I came across this regarding whether there's a need to #include <istream> and/or <ostream> to use cin, cout, and/or endl.

    http://www.thescripts.com/forum/thread62138.html

    The claim is that this is an oversight in the standard, in which case one should expect that C++0x should fix it. Do you know if this is planned? If so, and if there are no current implementations which violate the expectation, then the best thing to do may be to just ignore the issue for the next 2 years, at which time the code will be 100% standards-compliant (as opposed to putting the headers in now and having them persist after the need goes away).

  11. #26
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    I don't know for sure. comp.lang.c++.moderated and comp.lang.c++.std would be the newsgroups to search for that answer. You can also check the website for the current working draft, and if it is in there then it will almost surely stay. Someone linked to it on this site a little while ago but I don't know the exact URL at the moment.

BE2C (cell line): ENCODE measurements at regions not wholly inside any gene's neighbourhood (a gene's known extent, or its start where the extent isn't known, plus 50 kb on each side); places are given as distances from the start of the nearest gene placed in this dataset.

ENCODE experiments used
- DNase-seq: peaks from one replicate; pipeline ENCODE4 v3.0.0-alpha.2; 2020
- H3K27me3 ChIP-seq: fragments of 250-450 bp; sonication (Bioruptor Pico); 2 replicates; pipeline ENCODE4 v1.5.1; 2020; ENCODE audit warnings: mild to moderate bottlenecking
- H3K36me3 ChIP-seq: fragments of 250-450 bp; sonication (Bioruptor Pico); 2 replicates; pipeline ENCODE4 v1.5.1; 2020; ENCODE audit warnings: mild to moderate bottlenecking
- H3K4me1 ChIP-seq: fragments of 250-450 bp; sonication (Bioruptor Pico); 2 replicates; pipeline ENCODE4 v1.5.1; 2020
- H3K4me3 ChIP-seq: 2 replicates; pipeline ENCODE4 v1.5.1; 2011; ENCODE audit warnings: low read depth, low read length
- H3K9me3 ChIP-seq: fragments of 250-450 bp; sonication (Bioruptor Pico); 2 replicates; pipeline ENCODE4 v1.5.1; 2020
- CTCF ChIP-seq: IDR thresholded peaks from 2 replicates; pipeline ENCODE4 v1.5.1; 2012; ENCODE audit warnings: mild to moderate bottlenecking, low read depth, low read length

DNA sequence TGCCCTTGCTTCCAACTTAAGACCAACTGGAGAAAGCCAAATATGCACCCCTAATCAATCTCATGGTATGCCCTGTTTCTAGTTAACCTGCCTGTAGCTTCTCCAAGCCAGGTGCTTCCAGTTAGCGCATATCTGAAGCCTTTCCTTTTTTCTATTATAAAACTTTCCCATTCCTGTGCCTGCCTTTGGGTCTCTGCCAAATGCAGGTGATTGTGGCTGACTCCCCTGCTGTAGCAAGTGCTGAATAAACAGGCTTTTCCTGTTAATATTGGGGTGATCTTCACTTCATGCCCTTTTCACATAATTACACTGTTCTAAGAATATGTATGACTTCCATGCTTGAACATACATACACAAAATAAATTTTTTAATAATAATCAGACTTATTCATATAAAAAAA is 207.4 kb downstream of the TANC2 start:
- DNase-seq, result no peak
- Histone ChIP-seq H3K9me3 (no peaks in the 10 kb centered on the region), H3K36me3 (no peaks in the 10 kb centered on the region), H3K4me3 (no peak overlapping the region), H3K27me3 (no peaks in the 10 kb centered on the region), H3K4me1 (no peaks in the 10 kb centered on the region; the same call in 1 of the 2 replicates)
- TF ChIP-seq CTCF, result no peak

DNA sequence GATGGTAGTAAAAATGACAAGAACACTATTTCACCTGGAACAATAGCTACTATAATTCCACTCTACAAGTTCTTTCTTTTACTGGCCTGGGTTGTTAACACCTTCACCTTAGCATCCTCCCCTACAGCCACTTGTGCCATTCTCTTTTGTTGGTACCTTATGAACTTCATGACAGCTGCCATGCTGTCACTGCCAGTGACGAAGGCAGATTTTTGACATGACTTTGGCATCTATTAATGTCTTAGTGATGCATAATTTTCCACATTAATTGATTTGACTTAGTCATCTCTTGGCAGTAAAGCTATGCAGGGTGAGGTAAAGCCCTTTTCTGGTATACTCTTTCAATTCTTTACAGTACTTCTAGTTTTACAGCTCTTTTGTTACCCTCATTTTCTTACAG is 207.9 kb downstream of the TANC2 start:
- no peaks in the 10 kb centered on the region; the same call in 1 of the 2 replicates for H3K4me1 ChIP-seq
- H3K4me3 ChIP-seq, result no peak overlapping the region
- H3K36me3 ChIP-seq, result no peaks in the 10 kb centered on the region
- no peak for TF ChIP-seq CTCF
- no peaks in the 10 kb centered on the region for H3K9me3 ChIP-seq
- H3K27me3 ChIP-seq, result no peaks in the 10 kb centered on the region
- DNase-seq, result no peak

12. #27
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    I have a copy of the 0xDraft and a copy of the 2003 version of the standard. I compared the two and there is this addition (in red) to the 0xDraft:
    Header <iostream> synopsis
    Code:
    \#include <ios>
    \#include <streambuf>
    \#include <istream>
    \#include <ostream>
    
    namespace std {
      extern istream cin;
      extern ostream cout;
      extern ostream cerr;
      extern ostream clog;
      extern wistream wcin;
      extern wostream wcout;
      extern wostream wcerr;
      extern wostream wclog;
    }
    So I would imagine that your solution would be fine. I would still generally use '\n' for the other reasons mentioned.

  13. #28
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    That's good to know. It's reasonable to expect that just based on the names, <iostream> should be a superset of both <istream> and <ostream>.

  14. #29
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    even scott meyers had trouble knowing the difference of endl and \n: